- Withdrawal effects may occur in infants if a mother suddenly stops breast-feeding, especially if taking phenobarbital, primidone or lamotrigine.
- Maternity services should be aware of the risk of postpartum seizures, particularly in the setting of sleep deprivation. Ensuring women get adequate sleep and take their medication is very important.
- Mothers may be anxious about the prospect of having a seizure whilst caring for a baby at home alone. Although the risk to the infant from maternal seizures is generally low, women with juvenile myoclonic epilepsy are a particular concern. The myoclonic jerks tend to be more frequent in the early morning, often around the time of infant waking.
- To reduce the risk of injury if the mother has a seizure, advice should include:
- Change or feed the baby on the floor.
- Avoid baby slings.
- Where possible, minimise climbing of stairs.
- Avoid bathing the baby when alone.
Further reading & references
- Epilepsy, Prodigy (June 2009)
- Epilepsy Action
- Epilepsy Society
- Epilepsy Scotland
- Epilepsy Wales
- UK Epilepsy and Pregnancy Register
- Primary care guidelines for the management of females with epilepsy, Royal Society of Medicine (2004)
- Walker SP, Permezel M, Berkovic SF; The management of epilepsy in pregnancy. BJOG. 2009 May;116(6):758-67.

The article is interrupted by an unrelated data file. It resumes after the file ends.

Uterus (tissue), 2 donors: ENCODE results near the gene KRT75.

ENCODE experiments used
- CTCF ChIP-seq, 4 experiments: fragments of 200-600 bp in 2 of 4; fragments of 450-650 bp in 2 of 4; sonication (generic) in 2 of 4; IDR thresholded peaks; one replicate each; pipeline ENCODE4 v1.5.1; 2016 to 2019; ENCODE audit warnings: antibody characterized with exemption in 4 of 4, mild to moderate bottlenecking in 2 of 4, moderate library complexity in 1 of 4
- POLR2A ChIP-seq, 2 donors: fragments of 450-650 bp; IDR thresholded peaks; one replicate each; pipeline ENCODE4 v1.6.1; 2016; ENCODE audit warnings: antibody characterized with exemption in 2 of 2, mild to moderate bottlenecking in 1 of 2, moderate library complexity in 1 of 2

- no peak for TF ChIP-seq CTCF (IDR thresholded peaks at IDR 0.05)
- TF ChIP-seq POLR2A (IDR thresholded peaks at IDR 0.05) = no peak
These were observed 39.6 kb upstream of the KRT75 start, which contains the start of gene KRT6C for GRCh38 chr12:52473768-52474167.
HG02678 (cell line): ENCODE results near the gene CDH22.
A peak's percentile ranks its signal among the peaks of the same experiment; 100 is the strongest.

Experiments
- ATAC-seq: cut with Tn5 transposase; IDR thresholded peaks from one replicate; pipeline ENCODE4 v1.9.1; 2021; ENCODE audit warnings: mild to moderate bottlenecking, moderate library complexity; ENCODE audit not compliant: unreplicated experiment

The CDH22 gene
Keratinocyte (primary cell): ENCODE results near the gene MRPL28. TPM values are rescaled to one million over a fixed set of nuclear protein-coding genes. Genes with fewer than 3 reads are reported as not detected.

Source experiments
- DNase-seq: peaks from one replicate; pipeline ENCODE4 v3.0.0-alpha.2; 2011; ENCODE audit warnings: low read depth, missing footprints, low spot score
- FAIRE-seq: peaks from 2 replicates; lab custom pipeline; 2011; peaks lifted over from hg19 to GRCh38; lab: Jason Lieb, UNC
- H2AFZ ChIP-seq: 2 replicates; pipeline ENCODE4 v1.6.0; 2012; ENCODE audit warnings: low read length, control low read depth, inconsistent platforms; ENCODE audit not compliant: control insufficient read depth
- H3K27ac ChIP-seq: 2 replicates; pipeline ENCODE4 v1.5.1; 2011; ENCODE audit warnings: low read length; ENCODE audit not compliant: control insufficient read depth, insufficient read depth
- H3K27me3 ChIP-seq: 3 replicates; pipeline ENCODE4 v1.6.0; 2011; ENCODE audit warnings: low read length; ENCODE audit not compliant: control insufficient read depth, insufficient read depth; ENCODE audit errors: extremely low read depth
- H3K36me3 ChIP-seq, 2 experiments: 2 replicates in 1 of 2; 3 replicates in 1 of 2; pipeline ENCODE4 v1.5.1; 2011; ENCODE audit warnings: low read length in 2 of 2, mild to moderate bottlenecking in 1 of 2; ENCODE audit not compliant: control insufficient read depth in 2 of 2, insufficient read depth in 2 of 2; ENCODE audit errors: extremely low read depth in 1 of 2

- British National Formulary; 62nd Edition (Sep 2011) British Medical Association and Royal Pharmaceutical Society of Great Britain, London
- Drug Interactions with Hormonal Contraception, Faculty of Sexual and Reproductive Healthcare (2011)
- Burakgazi E, Harden C, Kelly JJ; Contraception for women with epilepsy. Rev Neurol Dis. 2009 Spring;6(2):E62-7.
- Epilepsy, NICE Clinical Guideline (January 2012)
- Crawford PM; Managing epilepsy in women of childbearing age. Drug Saf. 2009;32(4):293-307. doi: 10.2165/00002018-200932040-00004.
- Molgaard-Nielsen D, Hviid A; Newer-generation antiepileptic drugs and the risk of major birth defects. JAMA. 2011 May 18;305(19):1996-2002.
- Borthen I, Eide MG, Veiby G, et al; Complications during pregnancy in women with epilepsy: population-based cohort study. BJOG. 2009 Sep 23.
- Artama M, Auvinen A, Raudaskoski T, et al; Antiepileptic drug use of women with epilepsy and congenital malformations in Neurology. 2005 Jun 14;64(11):1874-8.
- Kantola-Sorsa E, Gaily E, Isoaho M, et al; Neuropsychological outcomes in children of mothers with epilepsy. J Int Neuropsychol Soc. 2007 Jul;13(4):642-52. Epub 2007 May 18.
- Bromley RL, Baker GA, Meador KJ; Cognitive abilities and behaviour of children exposed to antiepileptic drugs in utero. Curr Opin Neurol. 2009 Apr;22(2):162-6.
- Oyen N et al. Maternal Epilepsy and Offsprings' Adult Intelligence: A Population-Based Study from Norway. Epilepsia. May 2007
|Original Author: Dr Hayley Willacy||Current Version: Dr Colin Tidy||Peer Reviewer: Dr John Cox|
|Last Checked: 14/03/2012||Document ID: 13352 Version: 4||© EMIS|